At the end of The Americans’ Season 1 finale, deep-cover Russian spies Elizabeth and Philip Jennings are alive and reunited; their daughter Paige is wondering what’s really going on in the basement; their handler Grannie is about to be reassigned to Moscow; and Special Agent Stan Beeman is bummed out, again.
Slate asked the show’s creator and showrunner Joe Weisberg (who is also the brother of Jacob Weisberg, the Slate Group’s editor in chief) and his fellow writer, executive producer, and showrunner Joel Fields about the season’s biggest surprises. Do they regret killing off so many characters, and will Margo Martindale will be back for Season 2?
June Thomas: At the end of the finale, when Elizabeth asks Philip to come home, are we back to square one—or in this case, Episode 1?
Joe Weisberg: On some level. They’re back to wanting to try their marriage again, that’s similar. But they’ve had their first long, hard, painful lesson in marriage. In that sense they’re not in the same place; they’re much further along.
Thomas: The finale is full of misdirections, but the one that was most affecting to me was when we learned that Elizabeth was wrong about Grannie—that she was sticking up for them, she had known and loved Zhukov. I was surprised that Elizabeth had misjudged her so profoundly, because spies rely on their instincts, and her gut was wrong.
Weisberg: I don’t think Elizabeth just got her wrong. She got her partly wrong but partly right. Grannie has also been very duplicitous, extraordinarily manipulative, and willing to do some horrible things in order to control Philip and Elizabeth to get what she wants from them. I think it just speaks to how, when two spies—two master manipulators—go head-to-head, it’s anybody’s guess what’s going to happen.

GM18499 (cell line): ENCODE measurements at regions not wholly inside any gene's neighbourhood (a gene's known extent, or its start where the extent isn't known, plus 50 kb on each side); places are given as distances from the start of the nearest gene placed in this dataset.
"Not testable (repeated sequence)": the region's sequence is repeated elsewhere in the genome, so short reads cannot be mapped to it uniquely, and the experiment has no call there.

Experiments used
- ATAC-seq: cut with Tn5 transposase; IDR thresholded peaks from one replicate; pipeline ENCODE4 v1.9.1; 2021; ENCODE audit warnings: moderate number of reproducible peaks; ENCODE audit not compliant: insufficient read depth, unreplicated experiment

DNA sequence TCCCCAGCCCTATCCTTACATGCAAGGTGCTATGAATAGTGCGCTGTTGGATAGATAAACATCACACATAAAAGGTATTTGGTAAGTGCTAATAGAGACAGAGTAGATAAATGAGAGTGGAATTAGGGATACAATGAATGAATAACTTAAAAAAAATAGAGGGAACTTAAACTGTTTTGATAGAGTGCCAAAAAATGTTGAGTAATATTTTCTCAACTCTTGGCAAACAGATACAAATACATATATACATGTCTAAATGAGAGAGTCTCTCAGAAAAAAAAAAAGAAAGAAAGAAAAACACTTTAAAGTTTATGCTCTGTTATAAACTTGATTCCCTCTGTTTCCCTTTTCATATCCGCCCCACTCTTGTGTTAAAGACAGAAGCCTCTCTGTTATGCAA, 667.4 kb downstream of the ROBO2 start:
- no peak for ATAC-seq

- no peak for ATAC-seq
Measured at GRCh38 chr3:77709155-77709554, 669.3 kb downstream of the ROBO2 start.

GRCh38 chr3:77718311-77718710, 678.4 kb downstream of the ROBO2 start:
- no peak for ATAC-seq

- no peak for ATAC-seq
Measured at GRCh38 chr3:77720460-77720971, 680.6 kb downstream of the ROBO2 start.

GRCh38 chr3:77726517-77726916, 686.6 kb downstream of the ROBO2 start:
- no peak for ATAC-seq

Joel Fields: It’s true that spies rely on their gut instincts, but to survive, they have to assume the worst in everyone, to be defensive and defended. There’s a fundamental question we have to ask in life, and it’s just what Elizabeth is facing: Do we live our lives defended and lonely, or open and exposed to pain? There isn’t a safe place in between.
Thomas: In a cast full of great actors, Annet Mahendru (Nina) stands out for me because she broke out from nowhere—and in two languages. Was her role always going to be so big?
Fields: That role was always going to be important, but it got bigger the more we got to see the incredible things that Annet brought to the role. We felt good about casting her, but we just felt increasingly great as we saw where she went with the character.
Thomas: Is Margo Martindale coming back next year?
Weisberg: We hope so. She’s on another show, but we don’t know if that show is going [to get picked up].
Fields: There’s always a home for her at The Americans.
Thomas: What was the biggest surprise of this season?
Fields: A surprise for us is how long Philip and Elizabeth stayed separated. We had a bit of a different plan for them, but that was what felt right and true when we came down to writing those scenes.
Weisberg: Another thing that comes to mind is how much we ended up doing in Russian. When we started out, we thought, “We have to be careful about spending too much time in the Rezidentura, and when we’re there we have to make sure the scenes are very short and that each character only says a few words, because nobody’s going to want to read a lot of subtitles.” Basically, we just abandoned that and did however much we wanted in Russian, and I think that ended up being a great and successful part of the show.